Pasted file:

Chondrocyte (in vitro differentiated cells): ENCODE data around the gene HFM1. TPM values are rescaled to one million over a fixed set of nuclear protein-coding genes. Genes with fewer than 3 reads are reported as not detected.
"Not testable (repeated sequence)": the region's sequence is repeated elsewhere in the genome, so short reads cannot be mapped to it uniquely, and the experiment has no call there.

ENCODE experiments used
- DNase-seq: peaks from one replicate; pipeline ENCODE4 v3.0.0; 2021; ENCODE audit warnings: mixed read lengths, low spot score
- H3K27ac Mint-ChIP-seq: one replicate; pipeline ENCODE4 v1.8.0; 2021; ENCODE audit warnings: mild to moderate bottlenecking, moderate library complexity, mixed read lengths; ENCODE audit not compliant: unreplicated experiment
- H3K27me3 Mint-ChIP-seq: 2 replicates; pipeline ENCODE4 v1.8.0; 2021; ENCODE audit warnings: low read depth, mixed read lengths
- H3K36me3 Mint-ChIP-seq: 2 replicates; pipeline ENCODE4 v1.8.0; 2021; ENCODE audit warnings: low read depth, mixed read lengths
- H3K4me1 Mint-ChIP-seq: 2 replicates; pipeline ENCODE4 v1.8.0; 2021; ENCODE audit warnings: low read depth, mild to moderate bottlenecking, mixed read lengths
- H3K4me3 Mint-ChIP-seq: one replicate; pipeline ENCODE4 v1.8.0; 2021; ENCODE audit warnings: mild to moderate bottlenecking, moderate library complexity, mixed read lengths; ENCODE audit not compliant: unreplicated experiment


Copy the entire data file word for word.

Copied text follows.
Chondrocyte (in vitro differentiated cells): ENCODE data around the gene HFM1. TPM values are rescaled to one million over a fixed set of nuclear protein-coding genes. Genes with fewer than 3 reads are reported as not detected.
"Not testable (repeated sequence)": the region's sequence is repeated elsewhere in the genome, so short reads cannot be mapped to it uniquely, and the experiment has no call there.

ENCODE experiments used
- DNase-seq: peaks from one replicate; pipeline ENCODE4 v3.0.0; 2021; ENCODE audit warnings: mixed read lengths, low spot score
- H3K27ac Mint-ChIP-seq: one replicate; pipeline ENCODE4 v1.8.0; 2021; ENCODE audit warnings: mild to moderate bottlenecking, moderate library complexity, mixed read lengths; ENCODE audit not compliant: unreplicated experiment
- H3K27me3 Mint-ChIP-seq: 2 replicates; pipeline ENCODE4 v1.8.0; 2021; ENCODE audit warnings: low read depth, mixed read lengths
- H3K36me3 Mint-ChIP-seq: 2 replicates; pipeline ENCODE4 v1.8.0; 2021; ENCODE audit warnings: low read depth, mixed read lengths
- H3K4me1 Mint-ChIP-seq: 2 replicates; pipeline ENCODE4 v1.8.0; 2021; ENCODE audit warnings: low read depth, mild to moderate bottlenecking, mixed read lengths
- H3K4me3 Mint-ChIP-seq: one replicate; pipeline ENCODE4 v1.8.0; 2021; ENCODE audit warnings: mild to moderate bottlenecking, moderate library complexity, mixed read lengths; ENCODE audit not compliant: unreplicated experiment